The paleomagnetism of middle to late middle Miocene volcanic rocks from regions of the western Transverse Ranges suggests that large amounts of subsequent clockwise tectonic rotation has occurred. We studied rocks from five sites in the western Santa Monica Mountains, Conejo Hills, and Anacapa Island. East declinations of from 64° to 81° were found, compared to expected Miocene declinations of 0°, and inclinations were too shallow by up to 21° for the present latitude. Preliminary data from Santa Cruz and San Miguel Islands suggest similar but larger rotations. Stratigraphically higher units show the least amount of rotation, which may indicate that about 60° of rotation occurred primarily during middle and late Miocene time. North-pointing directions can be restored by rotating the northern Channel Islands and Santa Monica Mountains counterclockwise about a pivot near the eastern end of the range. This restoration also changes paleocurrent directions in Eocene and Oligocene rocks from north to west, which is consistent with data from surrounding regions. Shallow remanent inclinations suggest northward movement of this block of ∼10° since early Miocene time.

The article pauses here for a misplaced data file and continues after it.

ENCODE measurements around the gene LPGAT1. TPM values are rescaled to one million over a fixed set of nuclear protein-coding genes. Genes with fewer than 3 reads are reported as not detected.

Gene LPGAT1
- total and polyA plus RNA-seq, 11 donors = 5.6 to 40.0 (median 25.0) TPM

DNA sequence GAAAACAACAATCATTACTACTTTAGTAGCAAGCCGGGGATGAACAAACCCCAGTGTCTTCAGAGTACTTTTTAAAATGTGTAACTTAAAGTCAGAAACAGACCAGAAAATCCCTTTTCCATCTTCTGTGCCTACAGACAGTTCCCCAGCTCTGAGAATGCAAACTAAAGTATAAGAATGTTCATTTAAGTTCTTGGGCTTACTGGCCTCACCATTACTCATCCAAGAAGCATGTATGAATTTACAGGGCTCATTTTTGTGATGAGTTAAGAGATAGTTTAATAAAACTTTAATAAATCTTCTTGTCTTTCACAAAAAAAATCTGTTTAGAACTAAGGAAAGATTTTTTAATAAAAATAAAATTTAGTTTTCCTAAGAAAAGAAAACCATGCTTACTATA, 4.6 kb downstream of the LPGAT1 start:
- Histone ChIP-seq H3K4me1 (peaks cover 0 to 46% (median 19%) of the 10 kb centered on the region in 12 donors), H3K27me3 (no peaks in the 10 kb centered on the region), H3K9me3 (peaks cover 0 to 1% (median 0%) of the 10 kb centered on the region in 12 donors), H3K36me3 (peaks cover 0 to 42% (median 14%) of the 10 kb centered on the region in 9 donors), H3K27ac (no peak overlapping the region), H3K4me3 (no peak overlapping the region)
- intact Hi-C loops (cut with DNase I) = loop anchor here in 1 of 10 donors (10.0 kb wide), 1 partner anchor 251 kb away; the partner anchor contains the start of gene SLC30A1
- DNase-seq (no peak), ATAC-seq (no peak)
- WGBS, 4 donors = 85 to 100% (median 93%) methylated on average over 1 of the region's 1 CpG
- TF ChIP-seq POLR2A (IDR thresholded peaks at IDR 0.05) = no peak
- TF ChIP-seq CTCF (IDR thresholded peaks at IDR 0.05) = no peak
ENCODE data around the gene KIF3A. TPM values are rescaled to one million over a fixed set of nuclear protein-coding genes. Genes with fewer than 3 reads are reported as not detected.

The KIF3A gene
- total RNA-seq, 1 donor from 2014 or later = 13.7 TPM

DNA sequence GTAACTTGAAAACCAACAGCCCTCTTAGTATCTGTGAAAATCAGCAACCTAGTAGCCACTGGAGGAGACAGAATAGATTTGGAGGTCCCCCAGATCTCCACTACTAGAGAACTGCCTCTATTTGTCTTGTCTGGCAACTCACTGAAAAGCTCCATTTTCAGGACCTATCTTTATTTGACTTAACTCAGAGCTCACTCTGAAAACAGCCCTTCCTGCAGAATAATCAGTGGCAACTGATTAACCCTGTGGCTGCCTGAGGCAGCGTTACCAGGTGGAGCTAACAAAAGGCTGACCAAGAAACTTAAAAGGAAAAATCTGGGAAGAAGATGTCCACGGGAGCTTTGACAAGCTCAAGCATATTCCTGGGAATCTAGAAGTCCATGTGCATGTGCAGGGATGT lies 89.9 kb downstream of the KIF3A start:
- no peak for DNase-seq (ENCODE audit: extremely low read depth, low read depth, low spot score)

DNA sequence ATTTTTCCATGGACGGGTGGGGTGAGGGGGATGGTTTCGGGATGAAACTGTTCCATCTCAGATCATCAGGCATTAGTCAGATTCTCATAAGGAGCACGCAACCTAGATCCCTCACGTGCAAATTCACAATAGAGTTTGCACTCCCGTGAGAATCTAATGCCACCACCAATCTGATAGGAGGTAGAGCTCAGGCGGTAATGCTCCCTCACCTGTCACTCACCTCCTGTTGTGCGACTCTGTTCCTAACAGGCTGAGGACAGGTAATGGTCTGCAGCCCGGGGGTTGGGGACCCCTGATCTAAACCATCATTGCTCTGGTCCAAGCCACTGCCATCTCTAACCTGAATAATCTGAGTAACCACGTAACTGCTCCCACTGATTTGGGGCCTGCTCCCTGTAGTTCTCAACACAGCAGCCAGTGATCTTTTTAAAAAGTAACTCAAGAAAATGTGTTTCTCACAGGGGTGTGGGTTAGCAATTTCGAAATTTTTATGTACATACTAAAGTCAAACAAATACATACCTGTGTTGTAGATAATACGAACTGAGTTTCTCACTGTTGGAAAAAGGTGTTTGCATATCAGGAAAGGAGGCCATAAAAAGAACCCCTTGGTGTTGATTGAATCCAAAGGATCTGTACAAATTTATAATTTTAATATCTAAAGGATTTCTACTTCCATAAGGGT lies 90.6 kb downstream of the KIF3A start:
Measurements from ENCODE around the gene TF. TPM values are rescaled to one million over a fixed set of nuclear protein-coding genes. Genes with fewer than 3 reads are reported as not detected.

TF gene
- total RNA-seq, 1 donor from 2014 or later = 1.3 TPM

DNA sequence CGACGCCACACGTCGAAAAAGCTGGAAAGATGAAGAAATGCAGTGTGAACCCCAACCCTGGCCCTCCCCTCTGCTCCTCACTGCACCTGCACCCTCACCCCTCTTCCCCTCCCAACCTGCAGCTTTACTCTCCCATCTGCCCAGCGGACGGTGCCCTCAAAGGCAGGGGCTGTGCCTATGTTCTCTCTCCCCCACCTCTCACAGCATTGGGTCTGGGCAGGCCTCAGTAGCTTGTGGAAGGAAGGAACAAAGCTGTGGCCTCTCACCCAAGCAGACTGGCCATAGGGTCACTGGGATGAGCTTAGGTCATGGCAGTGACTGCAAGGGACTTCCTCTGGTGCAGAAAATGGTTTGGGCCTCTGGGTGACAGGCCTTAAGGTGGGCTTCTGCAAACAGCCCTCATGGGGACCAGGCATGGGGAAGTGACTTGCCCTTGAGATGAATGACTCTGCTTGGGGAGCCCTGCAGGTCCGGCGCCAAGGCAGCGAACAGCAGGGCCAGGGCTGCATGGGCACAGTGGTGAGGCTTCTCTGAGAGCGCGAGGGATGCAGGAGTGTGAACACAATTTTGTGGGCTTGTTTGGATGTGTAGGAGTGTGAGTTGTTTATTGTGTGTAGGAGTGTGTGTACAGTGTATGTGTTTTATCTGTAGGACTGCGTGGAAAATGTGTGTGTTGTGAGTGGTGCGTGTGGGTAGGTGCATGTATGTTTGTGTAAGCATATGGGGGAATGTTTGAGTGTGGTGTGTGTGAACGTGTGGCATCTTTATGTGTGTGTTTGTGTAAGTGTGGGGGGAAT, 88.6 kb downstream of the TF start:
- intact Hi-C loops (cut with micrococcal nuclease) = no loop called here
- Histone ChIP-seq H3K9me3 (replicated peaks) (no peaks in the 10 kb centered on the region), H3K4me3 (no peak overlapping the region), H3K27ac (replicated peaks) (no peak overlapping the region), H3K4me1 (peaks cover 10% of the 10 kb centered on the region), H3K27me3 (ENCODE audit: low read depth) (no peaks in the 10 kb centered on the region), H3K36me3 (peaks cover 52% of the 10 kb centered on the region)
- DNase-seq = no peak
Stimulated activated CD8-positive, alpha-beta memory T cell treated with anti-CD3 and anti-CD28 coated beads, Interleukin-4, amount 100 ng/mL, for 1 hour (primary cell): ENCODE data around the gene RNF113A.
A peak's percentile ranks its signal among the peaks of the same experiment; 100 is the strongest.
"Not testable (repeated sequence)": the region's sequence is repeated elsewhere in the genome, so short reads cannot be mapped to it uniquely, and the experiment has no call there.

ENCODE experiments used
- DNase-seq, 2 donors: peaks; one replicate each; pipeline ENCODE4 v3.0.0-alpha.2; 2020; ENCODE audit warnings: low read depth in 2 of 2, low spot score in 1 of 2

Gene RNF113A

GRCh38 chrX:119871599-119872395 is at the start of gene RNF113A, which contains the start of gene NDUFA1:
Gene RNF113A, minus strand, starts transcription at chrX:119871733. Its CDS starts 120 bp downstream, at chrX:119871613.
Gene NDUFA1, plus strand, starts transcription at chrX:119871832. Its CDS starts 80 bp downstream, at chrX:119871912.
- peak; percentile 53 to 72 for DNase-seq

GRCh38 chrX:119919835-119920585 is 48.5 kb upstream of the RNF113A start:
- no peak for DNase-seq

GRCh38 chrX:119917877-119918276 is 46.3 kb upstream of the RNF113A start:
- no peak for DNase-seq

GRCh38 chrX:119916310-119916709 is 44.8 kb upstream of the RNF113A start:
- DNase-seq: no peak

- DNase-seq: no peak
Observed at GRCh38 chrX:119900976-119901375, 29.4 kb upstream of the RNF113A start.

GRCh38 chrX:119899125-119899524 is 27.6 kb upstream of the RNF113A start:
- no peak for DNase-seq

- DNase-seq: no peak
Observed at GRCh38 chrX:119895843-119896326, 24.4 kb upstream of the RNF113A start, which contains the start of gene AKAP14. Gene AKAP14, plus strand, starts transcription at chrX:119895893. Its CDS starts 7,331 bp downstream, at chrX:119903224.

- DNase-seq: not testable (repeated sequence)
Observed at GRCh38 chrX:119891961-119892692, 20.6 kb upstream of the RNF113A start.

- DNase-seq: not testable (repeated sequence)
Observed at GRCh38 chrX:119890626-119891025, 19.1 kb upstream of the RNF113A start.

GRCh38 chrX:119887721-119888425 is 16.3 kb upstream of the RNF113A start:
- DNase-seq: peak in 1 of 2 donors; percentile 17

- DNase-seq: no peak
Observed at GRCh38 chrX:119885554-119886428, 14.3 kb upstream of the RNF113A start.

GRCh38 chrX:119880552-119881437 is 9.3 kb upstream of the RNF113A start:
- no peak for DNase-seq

- Geological Society of America